What a Single Payer Health Insurance Plan Looks LikeGerald Friedman: A single-payer plan in Maryland would cover everyone, improve outcomes and make business more competitive
PAUL JAY, SENIOR EDITOR, TRNN: Welcome to The Real News Network. I'm Paul Jay in Baltimore.
The debate about health care is continuing. Supreme Court has found what people call Obamacare constitutional. It will come into full force in 2014. But proponents of what's called single-payer health care or government-run health insurance plans are continuing to fight, and the evidence seems to be on their side. Those countries that have government health insurance plans, people live longer and the cost of the health care is less. Now the fight in the United States seems to be moving to the state level, because there doesn't seem to be much that's going to happen at the national level, at least in the foreseeable future. And one of those states is Maryland. And a recent study looks at what would single-payer health care look like in the state of Maryland.
And now joining us is the author of that study, Gerald Friedman. He's a professor of economics at the University of Massachusetts in Amherst, and he did this study for Health Care for All Maryland. Thanks for joining us, Gerald.
GERALD FRIEDMAN, PROF. ECONOMICS, UMASS AMHERST: Thank you for having me.
JAY: So before we dig into some of your research, just sort of give us the bigger picture of why this would make sense for Maryland.
FRIEDMAN: Well, the big picture is that health insurance provided by competing private companies is inherently inefficient and destructive of people's health. I mean, that's a strong statement, but I think it is well founded.
The problem with private health insurance is that it's not like selling shoes. If you're a shoe company, you want to sell more shoes, you want to make a better quality shoe at a better price to attract more business. Health insurers don't want more business. They want to get rid of sick people. Eighty percent of your costs as a health insurer are incurred for about 20 percent of your people. You know, in some places it's 90-10—90 percent of your costs go to 10 percent of the people. If you can find those people, identify those people, and figure out a way to get them to go away, go to a different company, then you will be in a position to lower your prices and increase your profits. That is what health insurers try to do.
JAY: Let me interject for a second. There kind of is that in Maryland, is there not, where the state actually takes people that a lot of the private insurance companies don't want and puts them through this Maryland plan.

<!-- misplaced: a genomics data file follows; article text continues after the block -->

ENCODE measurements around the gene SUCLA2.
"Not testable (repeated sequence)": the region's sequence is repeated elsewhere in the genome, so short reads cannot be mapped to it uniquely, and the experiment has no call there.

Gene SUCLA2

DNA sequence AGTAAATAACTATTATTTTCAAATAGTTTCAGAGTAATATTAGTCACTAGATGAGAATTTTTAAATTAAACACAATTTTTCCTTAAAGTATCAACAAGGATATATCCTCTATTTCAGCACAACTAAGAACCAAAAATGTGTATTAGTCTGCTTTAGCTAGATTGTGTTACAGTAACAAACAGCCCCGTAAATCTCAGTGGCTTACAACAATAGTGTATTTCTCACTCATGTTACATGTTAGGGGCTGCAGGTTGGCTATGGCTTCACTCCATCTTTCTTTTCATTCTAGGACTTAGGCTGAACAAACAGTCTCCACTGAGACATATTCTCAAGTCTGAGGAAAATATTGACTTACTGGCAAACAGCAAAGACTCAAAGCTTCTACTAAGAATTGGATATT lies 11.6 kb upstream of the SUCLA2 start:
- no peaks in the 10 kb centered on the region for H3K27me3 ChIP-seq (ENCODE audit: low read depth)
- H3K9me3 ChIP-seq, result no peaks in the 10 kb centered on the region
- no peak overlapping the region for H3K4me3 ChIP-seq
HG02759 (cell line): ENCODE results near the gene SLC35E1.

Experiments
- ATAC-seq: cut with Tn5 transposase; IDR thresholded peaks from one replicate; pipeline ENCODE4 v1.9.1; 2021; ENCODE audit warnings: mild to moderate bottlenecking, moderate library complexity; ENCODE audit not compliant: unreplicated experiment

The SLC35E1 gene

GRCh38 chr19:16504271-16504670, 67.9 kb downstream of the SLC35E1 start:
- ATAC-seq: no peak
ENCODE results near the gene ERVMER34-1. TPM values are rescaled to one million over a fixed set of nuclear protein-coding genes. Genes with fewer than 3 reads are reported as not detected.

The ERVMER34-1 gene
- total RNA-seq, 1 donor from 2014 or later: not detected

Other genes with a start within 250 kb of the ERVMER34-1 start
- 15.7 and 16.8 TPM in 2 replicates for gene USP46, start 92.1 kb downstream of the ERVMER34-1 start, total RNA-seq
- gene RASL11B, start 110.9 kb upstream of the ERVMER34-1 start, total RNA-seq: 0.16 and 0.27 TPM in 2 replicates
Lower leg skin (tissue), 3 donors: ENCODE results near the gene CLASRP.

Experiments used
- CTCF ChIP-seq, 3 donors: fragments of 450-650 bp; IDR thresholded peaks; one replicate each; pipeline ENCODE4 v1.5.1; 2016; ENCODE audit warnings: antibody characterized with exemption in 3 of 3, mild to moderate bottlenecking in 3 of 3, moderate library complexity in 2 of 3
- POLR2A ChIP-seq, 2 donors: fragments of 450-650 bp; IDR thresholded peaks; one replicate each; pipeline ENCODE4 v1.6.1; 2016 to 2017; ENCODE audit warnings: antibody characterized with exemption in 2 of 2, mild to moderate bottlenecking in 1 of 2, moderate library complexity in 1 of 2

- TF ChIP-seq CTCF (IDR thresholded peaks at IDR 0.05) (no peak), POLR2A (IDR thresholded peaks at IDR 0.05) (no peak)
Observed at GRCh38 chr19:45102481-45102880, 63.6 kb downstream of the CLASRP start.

FRIEDMAN: Yes, exactly, exactly. One aspect of—the president's law, Obamacare, the Affordable Care Act, has provisions to try to restrict this behavior by companies. Until those provisions, the ban on preexisting conditions, until that kicks in, states have been subsidized from the federal government to set up these care pools for special insurance for people who can't get insurance otherwise.
Overall throughout the United States about 100 million people have some condition that an insurance company would look twice at or three times at before giving you insurance. Certainly if you've ever had cancer, insurance companies don't want you. If you have HIV, insurance companies don't want you. If you have an obsessive-compulsive disorder, a history of chronic depression, if you're overweight, if you have heart disease, if you have high blood pressure—.
JAY: Or if you're pregnant.
FRIEDMAN: Or if you're pregnant, that's right, or if you're pregnant, insurance companies don't want you.
JAY: Unless they already have you. Like, if you haven't been insured—and I happen to know this through personal experience recently—if you haven't been insured, you can't go out and get new insurance if you're pregnant, except through this pool that the state creates. So isn't this some form of indirect subsidy to the insurance companies? Like, we'll take the most serious conditions, publicly finance them one way or the other, and you can keep your pool nice and profitable.
FRIEDMAN: Exactly. Exactly. The high-risk pool is a subsidy to the insurance companies during this interregnum until 2014 when the whole law kicks in, and then they are supposed to take everybody. But in fact they'll still find ways. They'll—the fastest-growing cost center in American health care is administration of the health insurance industry. That has risen in cost eightfold since the 1970s. And that—if you compare the United States and Canada, two-thirds of the extra increase in cost for health care in the United States is accounted for by rising administrative burden in the United States compared to Canada.